ACAC to explore options to conduct post-secondary athletics this winter and spring

WATCH ABOVE: The ACAC — the governing body for athletics at Alberta colleges like NAIT — has decided to continue to explore ways to hold a season of post-secondary athletics this winter and spring amid the COVID-19 pandemic. As Nicole Stillger explains, it comes after other college and university organizations pulled the plug on the season.

The Alberta Colleges Athletic Conference has decided to explore opportunities to conduct a season of post-secondary athletics this winter and spring amid the COVID-19 pandemic.

The ACAC — the governing body for intercollegiate athletics in Alberta — made the decision during a special general meeting on Thursday.

It comes as U Sports announced Thursday it has cancelled its 2021 national tournaments because of the COVID-19 pandemic. Men’s and women’s basketball, hockey, swimming, track and field, volleyball and wrestling are the impacted sports.

Read more:
Coronavirus: U Sports cancels remaining national championships in 2021 because of pandemic

In a media release Friday, the ACAC said it is working on a plan to safely deliver sport under strict Alberta Health Services Return to Sport protocols. A task force has been developed to explore all options to proceed with competition.

ACAC CEO Mark Kosak cited new Alberta Health guidelines specific to junior, collegiate and university leagues that allow for up to 150-person cohorts. In addition, if a new cohort is required to be formed to facilitate season play, the league only needs to pause for seven days before resetting cohorts, according to the guidelines.

“We’re making our decision independent of anybody else’s influence, for what’s best for the ACAC, and do whatever we can to offer a season,” Kosak said Friday. “But in saying that, I also want to emphasize that we won’t compromise anyone’s health, safety or wellbeing.

“If it’s at all risky we will err on the side of caution.”

The ACAC said its member institutions — which include more than a dozen post-secondary institutions including NAIT, SAIT and Concordia University of Edmonton — can still choose to withdraw from 2020-21 ACAC sport competition at any time without penalty.

Kosak said as of Friday, the ACAC had heard from four member institutions who plan to opt out of play.

Tim Loreman, the president and vice chancellor of Concordia University of Edmonton, said the school made a decision last week that it will not participate in any league sports this winter, which includes volleyball, basketball and hockey.

Concordia University of Edmonton pictured on Friday, Oct. 16, 2020.

Concordia University of Edmonton pictured on Friday, Oct. 16, 2020.

Dave Carels, Global News

Loreman said he was surprised by the ACAC’s decision.

“We thought it was the safest move,” he said, noting the recent increase in COVID-19 cases in Edmonton and across the province.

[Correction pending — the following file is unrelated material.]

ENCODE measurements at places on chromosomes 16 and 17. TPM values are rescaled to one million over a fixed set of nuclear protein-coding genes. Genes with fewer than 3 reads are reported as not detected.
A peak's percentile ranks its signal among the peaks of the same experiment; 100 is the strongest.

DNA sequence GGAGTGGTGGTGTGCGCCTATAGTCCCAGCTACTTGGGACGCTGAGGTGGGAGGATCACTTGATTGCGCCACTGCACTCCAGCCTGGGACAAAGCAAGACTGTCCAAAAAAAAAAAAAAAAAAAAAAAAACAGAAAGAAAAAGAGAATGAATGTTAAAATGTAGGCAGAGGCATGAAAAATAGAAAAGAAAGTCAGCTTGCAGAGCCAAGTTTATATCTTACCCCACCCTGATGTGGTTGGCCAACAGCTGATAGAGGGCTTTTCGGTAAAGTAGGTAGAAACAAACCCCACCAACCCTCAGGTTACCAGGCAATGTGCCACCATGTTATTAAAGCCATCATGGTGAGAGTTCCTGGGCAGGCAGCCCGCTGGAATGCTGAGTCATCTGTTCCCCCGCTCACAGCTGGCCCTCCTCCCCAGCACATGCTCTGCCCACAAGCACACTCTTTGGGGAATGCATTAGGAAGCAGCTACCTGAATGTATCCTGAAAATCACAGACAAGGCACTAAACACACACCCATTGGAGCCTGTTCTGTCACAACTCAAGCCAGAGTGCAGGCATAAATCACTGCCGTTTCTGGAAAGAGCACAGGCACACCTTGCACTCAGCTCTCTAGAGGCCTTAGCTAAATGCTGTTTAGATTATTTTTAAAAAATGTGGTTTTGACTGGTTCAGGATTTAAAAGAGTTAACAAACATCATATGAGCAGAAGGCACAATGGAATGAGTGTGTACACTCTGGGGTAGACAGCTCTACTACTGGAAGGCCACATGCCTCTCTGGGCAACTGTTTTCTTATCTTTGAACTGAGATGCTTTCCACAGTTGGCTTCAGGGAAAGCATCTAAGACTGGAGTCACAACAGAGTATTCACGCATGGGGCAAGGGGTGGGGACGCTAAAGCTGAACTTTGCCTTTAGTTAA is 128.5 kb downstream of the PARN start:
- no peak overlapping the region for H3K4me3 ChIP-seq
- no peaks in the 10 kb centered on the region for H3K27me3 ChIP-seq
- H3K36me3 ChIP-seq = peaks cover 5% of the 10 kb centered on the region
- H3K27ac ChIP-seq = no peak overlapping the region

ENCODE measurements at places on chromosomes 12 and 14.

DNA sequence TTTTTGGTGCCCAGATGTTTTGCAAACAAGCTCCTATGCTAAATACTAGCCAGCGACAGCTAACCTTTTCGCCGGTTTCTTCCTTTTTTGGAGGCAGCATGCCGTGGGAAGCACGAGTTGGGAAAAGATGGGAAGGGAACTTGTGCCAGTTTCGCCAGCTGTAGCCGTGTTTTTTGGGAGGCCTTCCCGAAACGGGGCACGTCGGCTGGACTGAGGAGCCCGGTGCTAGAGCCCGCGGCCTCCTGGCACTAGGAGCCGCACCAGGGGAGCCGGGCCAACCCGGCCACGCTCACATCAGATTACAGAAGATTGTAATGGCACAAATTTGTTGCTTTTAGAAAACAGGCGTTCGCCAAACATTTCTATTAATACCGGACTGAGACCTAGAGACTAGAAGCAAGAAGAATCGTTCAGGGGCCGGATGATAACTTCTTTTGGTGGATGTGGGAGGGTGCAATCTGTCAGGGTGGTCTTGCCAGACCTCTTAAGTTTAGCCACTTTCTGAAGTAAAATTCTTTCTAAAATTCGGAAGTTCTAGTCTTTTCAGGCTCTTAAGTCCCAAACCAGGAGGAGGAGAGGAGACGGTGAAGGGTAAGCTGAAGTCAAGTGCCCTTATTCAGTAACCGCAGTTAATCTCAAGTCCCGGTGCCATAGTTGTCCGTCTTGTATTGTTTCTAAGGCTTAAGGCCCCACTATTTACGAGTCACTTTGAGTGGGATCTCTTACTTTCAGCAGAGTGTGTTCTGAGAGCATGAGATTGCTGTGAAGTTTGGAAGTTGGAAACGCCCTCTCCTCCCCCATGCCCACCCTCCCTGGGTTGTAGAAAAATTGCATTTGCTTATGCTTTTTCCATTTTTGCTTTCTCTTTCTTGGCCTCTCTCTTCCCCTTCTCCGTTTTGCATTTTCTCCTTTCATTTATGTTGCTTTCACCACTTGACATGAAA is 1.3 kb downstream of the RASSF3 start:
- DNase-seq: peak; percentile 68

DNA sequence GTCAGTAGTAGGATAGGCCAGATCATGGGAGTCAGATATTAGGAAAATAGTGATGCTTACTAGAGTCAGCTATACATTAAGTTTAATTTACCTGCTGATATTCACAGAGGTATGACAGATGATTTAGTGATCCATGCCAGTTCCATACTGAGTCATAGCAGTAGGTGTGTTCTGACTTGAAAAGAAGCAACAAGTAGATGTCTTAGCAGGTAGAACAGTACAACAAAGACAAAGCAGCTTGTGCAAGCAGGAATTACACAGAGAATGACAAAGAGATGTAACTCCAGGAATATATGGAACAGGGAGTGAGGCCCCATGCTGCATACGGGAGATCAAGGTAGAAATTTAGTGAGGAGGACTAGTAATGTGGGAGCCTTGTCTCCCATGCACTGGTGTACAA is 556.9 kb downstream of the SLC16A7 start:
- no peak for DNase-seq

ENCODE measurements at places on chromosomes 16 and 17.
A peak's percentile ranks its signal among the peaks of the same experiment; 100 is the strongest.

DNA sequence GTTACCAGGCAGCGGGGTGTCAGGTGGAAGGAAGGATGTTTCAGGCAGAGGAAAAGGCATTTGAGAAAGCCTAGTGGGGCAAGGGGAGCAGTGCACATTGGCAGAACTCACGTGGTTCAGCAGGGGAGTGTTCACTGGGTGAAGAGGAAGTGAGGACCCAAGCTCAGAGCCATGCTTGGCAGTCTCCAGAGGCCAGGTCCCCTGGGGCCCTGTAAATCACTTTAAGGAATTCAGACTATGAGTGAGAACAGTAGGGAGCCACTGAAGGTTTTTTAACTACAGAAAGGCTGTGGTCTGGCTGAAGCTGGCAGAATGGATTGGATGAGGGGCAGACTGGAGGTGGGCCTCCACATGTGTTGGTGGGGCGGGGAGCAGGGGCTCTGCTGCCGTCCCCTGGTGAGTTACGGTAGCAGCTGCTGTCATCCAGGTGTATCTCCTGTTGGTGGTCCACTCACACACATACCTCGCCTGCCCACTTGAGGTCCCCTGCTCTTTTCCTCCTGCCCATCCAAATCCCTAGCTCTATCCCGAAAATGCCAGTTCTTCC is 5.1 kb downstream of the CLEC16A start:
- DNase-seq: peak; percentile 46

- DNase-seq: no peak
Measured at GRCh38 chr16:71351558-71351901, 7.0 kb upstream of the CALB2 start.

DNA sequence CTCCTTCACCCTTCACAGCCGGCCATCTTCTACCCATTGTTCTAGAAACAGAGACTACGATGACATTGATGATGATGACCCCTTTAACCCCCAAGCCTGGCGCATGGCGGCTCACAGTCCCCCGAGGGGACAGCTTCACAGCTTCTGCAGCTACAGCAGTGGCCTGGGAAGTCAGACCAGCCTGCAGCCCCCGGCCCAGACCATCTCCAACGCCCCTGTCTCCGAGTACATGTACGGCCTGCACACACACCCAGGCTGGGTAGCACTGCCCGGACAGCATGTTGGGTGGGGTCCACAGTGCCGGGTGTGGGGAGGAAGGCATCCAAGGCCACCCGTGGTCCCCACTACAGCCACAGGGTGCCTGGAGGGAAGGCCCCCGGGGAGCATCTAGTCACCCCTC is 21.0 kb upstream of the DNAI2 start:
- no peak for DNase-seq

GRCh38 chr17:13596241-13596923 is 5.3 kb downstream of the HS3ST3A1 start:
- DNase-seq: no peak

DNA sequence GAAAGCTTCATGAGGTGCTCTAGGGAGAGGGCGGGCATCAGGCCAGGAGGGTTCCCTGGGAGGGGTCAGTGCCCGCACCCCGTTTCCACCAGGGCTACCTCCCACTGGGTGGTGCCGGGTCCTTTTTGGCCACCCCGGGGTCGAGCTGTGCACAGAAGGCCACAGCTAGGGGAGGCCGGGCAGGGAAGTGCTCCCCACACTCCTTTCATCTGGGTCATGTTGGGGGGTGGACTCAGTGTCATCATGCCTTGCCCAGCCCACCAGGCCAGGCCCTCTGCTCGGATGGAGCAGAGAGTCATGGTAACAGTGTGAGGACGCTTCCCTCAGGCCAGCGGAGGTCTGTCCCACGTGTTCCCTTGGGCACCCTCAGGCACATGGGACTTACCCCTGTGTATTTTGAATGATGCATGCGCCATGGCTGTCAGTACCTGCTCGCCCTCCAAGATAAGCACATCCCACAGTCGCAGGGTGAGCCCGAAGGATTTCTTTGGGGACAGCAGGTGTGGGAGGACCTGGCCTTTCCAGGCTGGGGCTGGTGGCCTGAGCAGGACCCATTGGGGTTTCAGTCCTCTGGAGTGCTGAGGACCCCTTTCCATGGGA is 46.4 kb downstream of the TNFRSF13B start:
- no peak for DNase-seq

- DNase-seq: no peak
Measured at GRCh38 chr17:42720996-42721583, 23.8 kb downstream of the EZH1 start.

“I think we’ve made a very strong decision. When you look at some of the universities in the United States who’ve opened up to sports, they’ve had outbreaks of COVID throughout their teams.”

Loreman said the school will continue training and coaching sessions, both virtually and in-person where it’s safe to do so. He recognizes the decision is hard on the nearly 150 student athletes, but stressed their health and safety is Concordia’s first priority.

“I really understand how disappointing this is for our student athletes. This decision was not taken lightly,” he said. “Understanding that it was a difficult decision to make, but I think it was a necessary one if we’re really serious about the health and safety of our community. I don’t think we had much of an option.”

Over at NAIT, a final decision has not yet been made but the athletics manager said they remain optimistic they will be able to safely offer sports for student athletes.

“We are kind of just waiting to see, getting closer to the time to see if we can actually deliver competition opportunities for our student athletes in a safe manner,” Jordan Richey said.

“Right now, we have the framework and the blessing to continue to a schedule format where we could look at possible options to deliver safe sport and once we get that, NAIT will make its firm decision if we can participate safely.”

Richey said the school’s plan for now is to continue offering training for students even if they cannot compete in ACAC competition.

“It’s been very difficult for our student athletes. That’s what they want to do — they want to compete, they want to play — and right now they’re allowed to train, which they’re very thankful for… but they want to compete.”

The ACAC conference council also unanimously decided to withdraw from participation in all 2021 Canadian Collegiate Athletic Association (CCAA) National Championships.

“The health concerns and logistical complexities involved in pan-provincial travel for ACAC student-athletes and teams was determined to be an unnecessary and unwarranted risk under the current conditions of the pandemic,” read a media release from the ACAC.

The Fall 2020 season of competition was previously cancelled and some sports were tentatively rescheduled to spring 2021.

© 2020 Global News, a division of Corus Entertainment Inc.

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